Rep. Peter King (R-Seaford), who has attended at least eight past GOP conventions, said he initially was looking forward to attending the Charlotte convention, noting that his daughter recently moved to the area. But he said he is now undecided on the scaled-back events in North Carolina. King said he will "probably not" attend any events in Jacksonville.
“Thousands of people in a closed arena raises health issues, so I really haven’t decided,” King said.
Asked what measures would make him feel more safe attending the convention, King said: “I would hope there's some type of social distancing. I hope that everyone is required to wear a mask, I think they should do that. There’s still two and a half months, so there’s still time.”
King noted the difficulty of practicing social distancing recommendations such as not shaking hands or keeping 6 feet apart at an event built around networking and energizing party stalwarts ahead of the election.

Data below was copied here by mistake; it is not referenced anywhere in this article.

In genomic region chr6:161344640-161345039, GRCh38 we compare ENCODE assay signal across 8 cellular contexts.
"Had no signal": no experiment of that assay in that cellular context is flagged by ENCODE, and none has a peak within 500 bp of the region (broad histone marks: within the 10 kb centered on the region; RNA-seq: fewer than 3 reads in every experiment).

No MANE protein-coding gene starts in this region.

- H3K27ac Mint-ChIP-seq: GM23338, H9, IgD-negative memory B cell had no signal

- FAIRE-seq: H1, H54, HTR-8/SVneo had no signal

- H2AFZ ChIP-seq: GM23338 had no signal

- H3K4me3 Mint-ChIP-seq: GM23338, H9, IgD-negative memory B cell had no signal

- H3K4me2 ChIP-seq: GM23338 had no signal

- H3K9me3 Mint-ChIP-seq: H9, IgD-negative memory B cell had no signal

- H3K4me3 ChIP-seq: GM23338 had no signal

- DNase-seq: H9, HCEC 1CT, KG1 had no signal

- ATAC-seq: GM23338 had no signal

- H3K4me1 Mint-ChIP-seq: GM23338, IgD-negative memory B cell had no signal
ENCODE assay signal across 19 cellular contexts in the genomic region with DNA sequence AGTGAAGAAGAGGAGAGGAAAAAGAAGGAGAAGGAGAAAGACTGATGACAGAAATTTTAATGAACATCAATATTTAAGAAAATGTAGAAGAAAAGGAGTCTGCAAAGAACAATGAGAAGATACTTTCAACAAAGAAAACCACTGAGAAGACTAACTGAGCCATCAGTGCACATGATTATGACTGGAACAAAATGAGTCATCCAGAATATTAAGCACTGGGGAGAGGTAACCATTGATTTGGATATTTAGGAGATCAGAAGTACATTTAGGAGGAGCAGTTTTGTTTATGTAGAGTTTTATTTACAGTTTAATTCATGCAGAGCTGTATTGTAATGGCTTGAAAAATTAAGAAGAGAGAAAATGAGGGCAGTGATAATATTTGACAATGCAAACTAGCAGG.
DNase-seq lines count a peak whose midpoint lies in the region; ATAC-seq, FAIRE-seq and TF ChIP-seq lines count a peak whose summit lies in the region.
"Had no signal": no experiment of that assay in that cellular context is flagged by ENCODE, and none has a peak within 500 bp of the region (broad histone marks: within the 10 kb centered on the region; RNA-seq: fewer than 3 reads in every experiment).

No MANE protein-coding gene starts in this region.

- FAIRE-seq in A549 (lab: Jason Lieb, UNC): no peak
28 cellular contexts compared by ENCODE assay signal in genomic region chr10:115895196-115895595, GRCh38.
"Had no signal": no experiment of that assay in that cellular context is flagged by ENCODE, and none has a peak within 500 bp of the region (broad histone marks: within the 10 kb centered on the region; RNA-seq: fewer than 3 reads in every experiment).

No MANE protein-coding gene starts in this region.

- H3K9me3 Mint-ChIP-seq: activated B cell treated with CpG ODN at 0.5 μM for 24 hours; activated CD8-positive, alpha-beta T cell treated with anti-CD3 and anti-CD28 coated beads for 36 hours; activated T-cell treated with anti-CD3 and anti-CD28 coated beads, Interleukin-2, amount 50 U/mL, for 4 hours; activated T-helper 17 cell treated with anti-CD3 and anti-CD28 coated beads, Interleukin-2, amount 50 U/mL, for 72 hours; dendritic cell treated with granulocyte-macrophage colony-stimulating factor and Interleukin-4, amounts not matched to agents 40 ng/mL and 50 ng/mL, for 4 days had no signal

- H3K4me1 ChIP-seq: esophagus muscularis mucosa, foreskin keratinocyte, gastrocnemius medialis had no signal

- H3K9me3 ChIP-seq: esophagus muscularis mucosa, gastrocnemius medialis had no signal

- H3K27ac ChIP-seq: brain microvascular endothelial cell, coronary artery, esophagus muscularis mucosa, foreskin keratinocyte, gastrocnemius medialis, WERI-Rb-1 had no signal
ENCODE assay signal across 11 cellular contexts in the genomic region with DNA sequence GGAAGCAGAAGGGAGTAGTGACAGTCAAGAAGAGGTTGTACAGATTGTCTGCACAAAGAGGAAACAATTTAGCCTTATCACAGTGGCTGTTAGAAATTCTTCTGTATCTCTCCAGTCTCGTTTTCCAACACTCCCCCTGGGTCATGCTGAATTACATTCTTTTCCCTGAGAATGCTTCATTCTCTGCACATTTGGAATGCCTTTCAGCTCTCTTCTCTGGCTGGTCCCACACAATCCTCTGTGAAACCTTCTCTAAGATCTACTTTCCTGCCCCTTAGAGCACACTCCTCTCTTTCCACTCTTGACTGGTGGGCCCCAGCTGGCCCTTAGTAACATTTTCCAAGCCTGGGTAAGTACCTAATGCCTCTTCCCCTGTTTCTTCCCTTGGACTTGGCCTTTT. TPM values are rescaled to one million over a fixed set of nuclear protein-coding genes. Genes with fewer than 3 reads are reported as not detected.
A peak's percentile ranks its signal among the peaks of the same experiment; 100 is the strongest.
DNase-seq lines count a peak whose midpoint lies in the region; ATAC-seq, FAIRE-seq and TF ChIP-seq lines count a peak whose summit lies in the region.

“It almost goes against the whole instinct of a convention,” King said. “Also my experience with conventions, if the arena has a capacity of 25,000 [or] 20,000, whatever the number is, on the night when the acceptance speech is given, there’s at least another 5,000 to 10,000 more people crammed into the hall. So literally you're on top of each other.”
Rep. Lee Zeldin (R-Shirley), a staunch Trump supporter, plans to attend the convention events in Jacksonville, according to his spokeswoman. Asked what social distancing measures, if any, Zeldin believed should be put in place at the convention, his spokeswoman Katie Vincentz said: "It is our understanding that coronavirus precautions are being taken."
The Democratic National Convention was moved from July to August to give organizers more time to plan around the coronavirus.